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PLoS Pathog. 2016 Jan 11;12(1):e1005351. doi: 10.1371/journal.ppat.1005351. eCollection 2016 Jan.

Mycobacterial Metabolic Syndrome: LprG and Rv1410 Regulate Triacylglyceride Levels, Growth Rate and Virulence in Mycobacterium tuberculosis.

Author information

1
Division of Immunology and Infectious Diseases, Harvard School of Public Health, Boston, Massachusetts, United States of America.
2
Department of Chemistry, Stony Brook University, Stony Brook, New York, United States of America.
3
Department of Medicine, Division of Immunology and Rheumatology, Brigham and Women's Hospital, Harvard Medical School, Boston, Massachusetts, United States of America.
4
Department of Chemistry, Texas A&M University, College Station, Texas, United States of America.
5
Department of Cell Biology, SUNY Downstate Medical Center, Brooklyn, New York, United States of America.
6
Department of Pharmacological Sciences, Stony Brook University, Stony Brook, New York, United States of America.

Abstract

Mycobacterium tuberculosis (Mtb) mutants lacking rv1411c, which encodes the lipoprotein LprG, and rv1410c, which encodes a putative efflux pump, are dramatically attenuated for growth in mice. Here we show that loss of LprG-Rv1410 in Mtb leads to intracellular triacylglyceride (TAG) accumulation, and overexpression of the locus increases the levels of TAG in the culture medium, demonstrating a role of this locus in TAG transport. LprG binds TAG within a large hydrophobic cleft and is sufficient to transfer TAG from donor to acceptor membranes. Further, LprG-Rv1410 is critical for broadly regulating bacterial growth and metabolism in vitro during carbon restriction and in vivo during infection of mice. The growth defect in mice is due to disrupted bacterial metabolism and occurs independently of key immune regulators. The in vivo essentiality of this locus suggests that this export system and other regulators of metabolism should be considered as targets for novel therapeutics.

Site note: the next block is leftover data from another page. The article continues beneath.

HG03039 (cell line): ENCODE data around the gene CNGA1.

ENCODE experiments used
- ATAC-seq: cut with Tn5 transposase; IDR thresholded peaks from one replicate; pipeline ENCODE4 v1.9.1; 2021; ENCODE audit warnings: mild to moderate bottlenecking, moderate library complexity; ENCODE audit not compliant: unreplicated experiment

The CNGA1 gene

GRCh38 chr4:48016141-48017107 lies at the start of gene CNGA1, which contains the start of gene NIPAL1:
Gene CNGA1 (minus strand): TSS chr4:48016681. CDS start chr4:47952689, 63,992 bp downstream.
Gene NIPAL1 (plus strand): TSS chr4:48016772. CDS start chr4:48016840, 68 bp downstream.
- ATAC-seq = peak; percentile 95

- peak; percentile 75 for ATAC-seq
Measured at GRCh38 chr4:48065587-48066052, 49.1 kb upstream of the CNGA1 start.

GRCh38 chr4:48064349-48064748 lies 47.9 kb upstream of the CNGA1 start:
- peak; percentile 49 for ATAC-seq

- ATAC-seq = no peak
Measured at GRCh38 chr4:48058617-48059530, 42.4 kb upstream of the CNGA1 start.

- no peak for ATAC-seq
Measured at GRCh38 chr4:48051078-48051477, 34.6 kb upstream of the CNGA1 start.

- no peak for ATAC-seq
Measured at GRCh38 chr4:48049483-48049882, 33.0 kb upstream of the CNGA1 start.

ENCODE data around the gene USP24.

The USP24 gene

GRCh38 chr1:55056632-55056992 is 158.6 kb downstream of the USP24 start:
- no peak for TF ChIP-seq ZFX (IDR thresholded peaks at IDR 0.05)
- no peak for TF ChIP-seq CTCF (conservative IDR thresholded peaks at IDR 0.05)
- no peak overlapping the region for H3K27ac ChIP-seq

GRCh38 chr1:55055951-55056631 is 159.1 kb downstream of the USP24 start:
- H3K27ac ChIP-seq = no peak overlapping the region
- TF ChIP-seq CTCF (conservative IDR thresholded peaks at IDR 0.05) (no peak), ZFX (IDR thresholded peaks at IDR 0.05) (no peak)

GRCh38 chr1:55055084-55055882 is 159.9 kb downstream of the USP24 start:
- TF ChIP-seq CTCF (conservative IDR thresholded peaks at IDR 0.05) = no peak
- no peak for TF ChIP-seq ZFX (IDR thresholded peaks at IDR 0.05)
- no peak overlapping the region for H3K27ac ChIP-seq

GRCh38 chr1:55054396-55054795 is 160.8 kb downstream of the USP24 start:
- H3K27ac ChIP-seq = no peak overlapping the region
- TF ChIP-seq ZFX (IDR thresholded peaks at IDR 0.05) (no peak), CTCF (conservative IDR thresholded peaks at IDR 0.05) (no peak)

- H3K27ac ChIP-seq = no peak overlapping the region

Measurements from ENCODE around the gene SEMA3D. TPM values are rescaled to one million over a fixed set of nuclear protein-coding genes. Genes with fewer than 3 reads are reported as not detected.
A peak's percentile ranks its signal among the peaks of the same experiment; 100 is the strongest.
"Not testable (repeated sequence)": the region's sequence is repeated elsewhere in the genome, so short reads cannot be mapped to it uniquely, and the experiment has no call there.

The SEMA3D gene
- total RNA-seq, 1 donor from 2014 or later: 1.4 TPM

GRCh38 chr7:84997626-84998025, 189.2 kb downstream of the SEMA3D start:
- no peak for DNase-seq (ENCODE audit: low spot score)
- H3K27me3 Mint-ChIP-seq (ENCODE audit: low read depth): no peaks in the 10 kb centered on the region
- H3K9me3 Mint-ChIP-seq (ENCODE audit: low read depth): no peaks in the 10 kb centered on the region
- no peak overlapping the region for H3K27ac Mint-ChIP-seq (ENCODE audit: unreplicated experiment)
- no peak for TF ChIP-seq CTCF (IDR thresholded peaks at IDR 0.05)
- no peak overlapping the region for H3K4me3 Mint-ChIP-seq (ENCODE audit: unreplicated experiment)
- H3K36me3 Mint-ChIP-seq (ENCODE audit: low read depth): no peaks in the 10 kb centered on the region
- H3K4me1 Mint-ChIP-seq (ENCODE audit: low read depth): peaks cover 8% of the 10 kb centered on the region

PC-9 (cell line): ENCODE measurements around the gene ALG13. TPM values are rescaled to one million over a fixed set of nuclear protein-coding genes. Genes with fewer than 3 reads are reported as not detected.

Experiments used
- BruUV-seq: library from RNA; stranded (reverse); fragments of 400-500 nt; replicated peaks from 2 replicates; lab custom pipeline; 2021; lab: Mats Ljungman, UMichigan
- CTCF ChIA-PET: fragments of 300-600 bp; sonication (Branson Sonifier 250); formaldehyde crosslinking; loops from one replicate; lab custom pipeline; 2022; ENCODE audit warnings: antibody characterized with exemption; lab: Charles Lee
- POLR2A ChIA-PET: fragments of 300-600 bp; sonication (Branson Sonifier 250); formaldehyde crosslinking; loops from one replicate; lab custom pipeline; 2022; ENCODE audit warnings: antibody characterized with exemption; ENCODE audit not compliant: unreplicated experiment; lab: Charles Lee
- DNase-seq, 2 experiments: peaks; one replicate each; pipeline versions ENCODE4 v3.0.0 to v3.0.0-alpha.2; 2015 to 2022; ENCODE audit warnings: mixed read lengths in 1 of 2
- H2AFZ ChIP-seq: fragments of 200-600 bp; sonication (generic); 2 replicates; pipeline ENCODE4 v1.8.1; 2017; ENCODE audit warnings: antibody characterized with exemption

PMID:
26751071
PMCID:
PMC4709180
DOI:
10.1371/journal.ppat.1005351
[Indexed for MEDLINE]
Free PMC Article

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